In our current world of necessary isolation, I finds myself longing for familiar routines, those everyday ebbs and flows of life so easily taken for granted until troubling events show up and steal them. I imagine, as we socially distance for who knows how long, that at least we are all together in this sentiment.
Thursday would have brought one of my favorite routines. Every Boston sportswriter should count his or her blessings in having the privilege to cover so many extraordinary events involving our teams over the last two decades — nine Super Bowls and four World Series, three Stanley Cup Finals, and two NBA Finals, a dozen champions in all.
But for all of the confetti that has fluttered down on our champions over these seasons, for all of the times the duckboat engines fired up and we had ourselves a parade, there has never been anything more satisfying to me than Opening Day at Fenway Park.
Oh, the quintessential sports day in Boston is Patriots Day, with the Marathon and the traditional early Red Sox game bringing a sense of community to the city, especially since the bombings in 2013. But the most optimistic day, the sunniest day no matter the weather, is the Fenway opener.
In normal times, Thursday would have been the day for which we waited all winter. The new-look White Sox, with Edwin Encarnacion and Dallas Keuchel added to an intriguing roster, would have been in town, first pitch at 2:05 p.m. Perhaps the Red Sox, who would have already played seven games on the road, would have made their home debut with a winning record and accompanying optimism, something that was not in abundance during spring training.
We can’t know what the game would bring, what the outcome would be, and none of the board-game simulations that are trying to fill those voids right now can properly tell us. But we do know what the routine of the day would have looked and felt and even smelled like.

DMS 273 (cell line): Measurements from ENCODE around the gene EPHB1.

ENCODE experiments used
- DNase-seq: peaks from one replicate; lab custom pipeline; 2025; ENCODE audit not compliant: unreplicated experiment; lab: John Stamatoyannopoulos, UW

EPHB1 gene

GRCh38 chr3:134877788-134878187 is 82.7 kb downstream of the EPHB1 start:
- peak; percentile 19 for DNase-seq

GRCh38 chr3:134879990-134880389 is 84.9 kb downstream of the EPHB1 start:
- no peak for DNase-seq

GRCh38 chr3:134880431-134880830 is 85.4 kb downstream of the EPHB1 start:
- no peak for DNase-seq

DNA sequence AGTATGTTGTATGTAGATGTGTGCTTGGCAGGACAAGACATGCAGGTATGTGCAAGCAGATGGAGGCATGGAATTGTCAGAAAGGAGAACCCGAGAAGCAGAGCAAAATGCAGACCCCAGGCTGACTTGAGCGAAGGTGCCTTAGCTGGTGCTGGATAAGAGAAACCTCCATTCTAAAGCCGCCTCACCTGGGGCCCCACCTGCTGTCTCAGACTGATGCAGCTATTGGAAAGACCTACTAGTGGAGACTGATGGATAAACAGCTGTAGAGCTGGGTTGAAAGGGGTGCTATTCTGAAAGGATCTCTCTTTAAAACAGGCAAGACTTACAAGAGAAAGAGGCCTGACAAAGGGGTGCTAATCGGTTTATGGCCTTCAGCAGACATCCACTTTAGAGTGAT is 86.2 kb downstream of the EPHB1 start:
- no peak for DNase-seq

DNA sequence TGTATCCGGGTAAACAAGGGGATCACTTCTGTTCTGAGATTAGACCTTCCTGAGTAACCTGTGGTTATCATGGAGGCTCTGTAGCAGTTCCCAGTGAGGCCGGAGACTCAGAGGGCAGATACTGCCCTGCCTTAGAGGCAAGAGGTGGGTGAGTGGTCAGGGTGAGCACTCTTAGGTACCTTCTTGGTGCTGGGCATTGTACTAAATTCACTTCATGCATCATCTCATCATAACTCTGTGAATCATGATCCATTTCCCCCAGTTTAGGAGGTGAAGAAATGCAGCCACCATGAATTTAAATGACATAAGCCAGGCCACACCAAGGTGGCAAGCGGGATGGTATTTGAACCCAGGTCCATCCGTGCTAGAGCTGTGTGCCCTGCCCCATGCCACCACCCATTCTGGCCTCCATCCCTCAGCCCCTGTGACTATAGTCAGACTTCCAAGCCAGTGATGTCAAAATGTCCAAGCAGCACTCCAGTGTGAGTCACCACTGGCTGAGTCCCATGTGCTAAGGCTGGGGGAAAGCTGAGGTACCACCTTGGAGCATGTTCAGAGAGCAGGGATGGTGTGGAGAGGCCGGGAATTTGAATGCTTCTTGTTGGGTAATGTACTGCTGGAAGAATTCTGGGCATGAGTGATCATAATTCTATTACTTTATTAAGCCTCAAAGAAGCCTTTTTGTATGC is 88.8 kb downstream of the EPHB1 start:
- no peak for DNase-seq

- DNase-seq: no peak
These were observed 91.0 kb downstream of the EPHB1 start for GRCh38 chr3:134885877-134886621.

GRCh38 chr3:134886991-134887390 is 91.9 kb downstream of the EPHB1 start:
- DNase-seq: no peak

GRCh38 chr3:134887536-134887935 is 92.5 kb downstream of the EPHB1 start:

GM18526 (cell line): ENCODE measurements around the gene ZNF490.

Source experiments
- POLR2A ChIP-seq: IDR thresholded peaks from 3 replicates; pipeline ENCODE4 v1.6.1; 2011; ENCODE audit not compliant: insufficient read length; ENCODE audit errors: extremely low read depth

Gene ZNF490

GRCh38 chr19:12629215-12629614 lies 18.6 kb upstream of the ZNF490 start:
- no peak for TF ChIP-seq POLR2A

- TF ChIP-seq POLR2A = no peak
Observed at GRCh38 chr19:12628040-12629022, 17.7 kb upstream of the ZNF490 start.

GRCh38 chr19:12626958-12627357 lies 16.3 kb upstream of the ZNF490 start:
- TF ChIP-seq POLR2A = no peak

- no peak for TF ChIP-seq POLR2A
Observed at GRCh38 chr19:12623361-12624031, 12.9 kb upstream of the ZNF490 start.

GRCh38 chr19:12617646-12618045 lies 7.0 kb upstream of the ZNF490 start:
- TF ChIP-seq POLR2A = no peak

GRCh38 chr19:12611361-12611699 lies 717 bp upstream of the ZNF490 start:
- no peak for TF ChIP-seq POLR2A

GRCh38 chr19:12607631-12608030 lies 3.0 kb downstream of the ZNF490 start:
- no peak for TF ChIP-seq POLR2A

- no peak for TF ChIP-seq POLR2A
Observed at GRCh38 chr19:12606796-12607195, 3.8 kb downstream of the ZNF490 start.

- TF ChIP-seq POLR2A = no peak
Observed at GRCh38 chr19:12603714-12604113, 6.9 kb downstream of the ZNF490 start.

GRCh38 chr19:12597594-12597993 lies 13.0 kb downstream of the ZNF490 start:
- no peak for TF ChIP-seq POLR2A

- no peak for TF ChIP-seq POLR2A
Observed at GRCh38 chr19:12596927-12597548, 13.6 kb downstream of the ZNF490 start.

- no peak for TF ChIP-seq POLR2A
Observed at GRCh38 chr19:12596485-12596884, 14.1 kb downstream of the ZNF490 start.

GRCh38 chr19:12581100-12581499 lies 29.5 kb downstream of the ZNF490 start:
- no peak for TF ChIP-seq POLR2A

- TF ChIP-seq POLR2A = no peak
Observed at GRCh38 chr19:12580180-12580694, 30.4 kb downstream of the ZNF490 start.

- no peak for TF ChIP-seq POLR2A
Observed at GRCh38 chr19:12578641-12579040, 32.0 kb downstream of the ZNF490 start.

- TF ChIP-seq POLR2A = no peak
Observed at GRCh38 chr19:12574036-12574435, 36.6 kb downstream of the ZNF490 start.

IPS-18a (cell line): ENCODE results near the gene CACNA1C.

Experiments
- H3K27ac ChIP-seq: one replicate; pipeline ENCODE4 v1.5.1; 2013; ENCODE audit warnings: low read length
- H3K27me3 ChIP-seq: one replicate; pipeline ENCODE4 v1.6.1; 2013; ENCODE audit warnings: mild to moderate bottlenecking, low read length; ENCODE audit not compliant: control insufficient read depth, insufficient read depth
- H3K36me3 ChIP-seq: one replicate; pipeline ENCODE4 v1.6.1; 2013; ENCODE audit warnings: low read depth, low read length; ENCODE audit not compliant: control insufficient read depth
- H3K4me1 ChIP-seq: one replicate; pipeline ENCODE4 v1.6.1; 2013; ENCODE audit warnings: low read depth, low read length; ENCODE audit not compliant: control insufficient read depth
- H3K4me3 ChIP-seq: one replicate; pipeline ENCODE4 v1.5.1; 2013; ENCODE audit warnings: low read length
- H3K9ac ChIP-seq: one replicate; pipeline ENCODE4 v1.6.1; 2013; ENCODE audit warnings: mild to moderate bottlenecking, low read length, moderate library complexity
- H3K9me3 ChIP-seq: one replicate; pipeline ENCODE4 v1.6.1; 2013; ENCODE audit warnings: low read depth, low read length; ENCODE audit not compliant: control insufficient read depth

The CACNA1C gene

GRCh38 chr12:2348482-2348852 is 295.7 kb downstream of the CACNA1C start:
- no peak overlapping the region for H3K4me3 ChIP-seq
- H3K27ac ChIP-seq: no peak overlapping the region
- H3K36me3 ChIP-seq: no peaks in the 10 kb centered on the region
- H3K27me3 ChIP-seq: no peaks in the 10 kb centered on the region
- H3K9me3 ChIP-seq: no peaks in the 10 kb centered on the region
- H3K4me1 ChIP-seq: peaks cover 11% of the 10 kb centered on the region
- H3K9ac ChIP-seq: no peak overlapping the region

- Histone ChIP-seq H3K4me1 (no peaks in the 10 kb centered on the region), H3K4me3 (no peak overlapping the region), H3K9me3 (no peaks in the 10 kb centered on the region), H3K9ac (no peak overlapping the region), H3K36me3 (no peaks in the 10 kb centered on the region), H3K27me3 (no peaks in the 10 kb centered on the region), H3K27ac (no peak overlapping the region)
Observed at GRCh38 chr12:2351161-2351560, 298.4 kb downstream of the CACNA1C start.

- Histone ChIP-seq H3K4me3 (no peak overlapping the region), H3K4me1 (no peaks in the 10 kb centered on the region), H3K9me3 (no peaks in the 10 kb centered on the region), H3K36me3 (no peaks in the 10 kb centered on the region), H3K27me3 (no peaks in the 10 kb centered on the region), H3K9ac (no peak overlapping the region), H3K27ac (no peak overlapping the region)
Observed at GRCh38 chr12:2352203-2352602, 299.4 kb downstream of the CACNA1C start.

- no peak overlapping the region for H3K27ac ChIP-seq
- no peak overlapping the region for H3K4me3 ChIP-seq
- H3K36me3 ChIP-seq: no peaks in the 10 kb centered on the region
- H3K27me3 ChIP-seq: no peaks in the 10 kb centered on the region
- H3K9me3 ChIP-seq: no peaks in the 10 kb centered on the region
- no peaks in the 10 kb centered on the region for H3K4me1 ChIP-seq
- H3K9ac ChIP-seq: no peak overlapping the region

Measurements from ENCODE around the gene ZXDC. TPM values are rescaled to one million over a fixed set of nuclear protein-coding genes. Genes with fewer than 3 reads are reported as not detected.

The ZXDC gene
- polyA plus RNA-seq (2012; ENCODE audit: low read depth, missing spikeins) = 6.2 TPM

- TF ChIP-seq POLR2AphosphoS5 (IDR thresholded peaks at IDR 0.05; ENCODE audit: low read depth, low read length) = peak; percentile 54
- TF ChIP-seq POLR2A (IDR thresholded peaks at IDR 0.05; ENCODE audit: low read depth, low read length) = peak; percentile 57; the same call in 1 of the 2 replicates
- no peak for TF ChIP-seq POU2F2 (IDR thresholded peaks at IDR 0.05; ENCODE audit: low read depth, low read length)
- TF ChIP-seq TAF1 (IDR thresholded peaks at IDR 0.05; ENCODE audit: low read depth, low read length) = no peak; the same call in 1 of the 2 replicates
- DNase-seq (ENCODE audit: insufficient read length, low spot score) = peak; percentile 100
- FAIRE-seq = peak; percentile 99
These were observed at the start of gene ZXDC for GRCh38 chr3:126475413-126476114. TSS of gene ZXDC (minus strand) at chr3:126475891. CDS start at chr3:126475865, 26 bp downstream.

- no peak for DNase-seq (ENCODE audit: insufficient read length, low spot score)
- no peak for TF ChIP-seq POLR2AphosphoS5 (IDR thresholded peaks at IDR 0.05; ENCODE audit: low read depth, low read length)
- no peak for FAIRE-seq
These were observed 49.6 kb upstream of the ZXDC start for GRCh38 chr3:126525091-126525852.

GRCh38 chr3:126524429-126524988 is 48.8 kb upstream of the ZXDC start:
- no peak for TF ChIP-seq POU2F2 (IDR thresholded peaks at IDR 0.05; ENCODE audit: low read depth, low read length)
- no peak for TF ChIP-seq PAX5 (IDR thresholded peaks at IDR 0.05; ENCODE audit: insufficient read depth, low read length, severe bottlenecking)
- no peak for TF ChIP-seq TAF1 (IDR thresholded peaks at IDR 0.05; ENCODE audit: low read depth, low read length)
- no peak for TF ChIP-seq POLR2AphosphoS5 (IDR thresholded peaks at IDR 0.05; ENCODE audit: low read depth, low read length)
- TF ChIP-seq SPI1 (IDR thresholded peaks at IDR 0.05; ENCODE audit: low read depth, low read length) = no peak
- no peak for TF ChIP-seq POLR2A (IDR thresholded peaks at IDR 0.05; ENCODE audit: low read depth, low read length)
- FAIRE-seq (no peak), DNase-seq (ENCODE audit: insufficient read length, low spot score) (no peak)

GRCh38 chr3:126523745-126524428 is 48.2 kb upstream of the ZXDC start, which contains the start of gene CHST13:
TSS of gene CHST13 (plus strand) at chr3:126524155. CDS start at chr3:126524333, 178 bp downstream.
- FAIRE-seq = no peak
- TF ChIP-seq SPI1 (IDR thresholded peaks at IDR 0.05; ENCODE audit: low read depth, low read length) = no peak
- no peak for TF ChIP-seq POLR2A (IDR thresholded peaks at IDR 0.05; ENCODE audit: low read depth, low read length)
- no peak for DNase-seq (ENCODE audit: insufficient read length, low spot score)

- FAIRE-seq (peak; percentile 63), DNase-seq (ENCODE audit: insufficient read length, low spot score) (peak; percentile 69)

Me, I would have arrived four hours before first pitch, parking in a familiar garage on Jersey Street on the opposite side of Boylston Street from the ballpark. (I wonder if the prices would have been jacked up to $65 or $70 this year; at least we don’t have to discover that yet.) Grabbing my laptop and credential, I would have walked past Blaze Pizza on the right and Tasty Burger up on the left, the five-minute walk toward the media entrance.
I would have noticed the bunting, and the enticing smell of the sausage cooking in the cart on the corner of Jersey Street and Van Ness, and maybe I would have peeked over to see who was on the NESN set next to the souvenir shop. I would have said hello to the security guards, shaking hands, and would have made mental notes on the most popular jerseys fans were wearing, especially whether any of you went with the Mookie Betts ensemble out of respect and defiance.
I miss walking up the ramp the five levels to the press box, and walking back down to go to field level to watch batting practice. I miss the good moods of everyone there, the optimism in the air, at least for the day. I miss that routine now, retracing all of these steps that will never happen.
Sometimes we find fool’s gold on Opening Day, such as when Carl Everett became an instant fan favorite by hitting two homers in his Fenway debut in 2000. Sometimes, the good times give way to disappointment, such as when Carlton Fisk, in his White Sox debut, homered to beat his former team in the ’81 opener.
But often, treasured memories are forged in the opener, especially when a new season begins by offering one final salute to a successful one the year before. In 2005, we savored the special ceremony that was 86 years in the making, with Carl Yastrzemski and Johnny Pesky raising the 2004 World Series banner, Dave Roberts and Derek Lowe returning for one last salute, and Mariano Rivera proving the most gracious of rivals.
In 2008, teary-eyed Bill Buckner threw out the first pitch, a man who never should have required forgiveness nonetheless receiving catharsis in the form of raucous, rolling cheers.
In 2014, the acknowledgment of the 2013 bombing tragedy and the tribute to resiliency was tonally perfect, delicate and inspiring at once.
Last season, with the Red Sox arriving home with a 3-8 record, had an odder vibe, but when that 2018 championship banner was unveiled, more good times seemed not just possible, but practically certain. (Spoiler: They weren’t.)
This was not — is not — projected to be a championship season for the Red Sox, not with Mookie in Hollywood and Chris Sale dealing with a new scar on his elbow. And there was no new banner to raise. But on Opening Day, optimism somehow would have found a way to break through the clouds.
I miss that. I miss all of that, the routine and the spectacular, and I’ll never forget to cherish every moment of Opening Day, whenever it comes around again.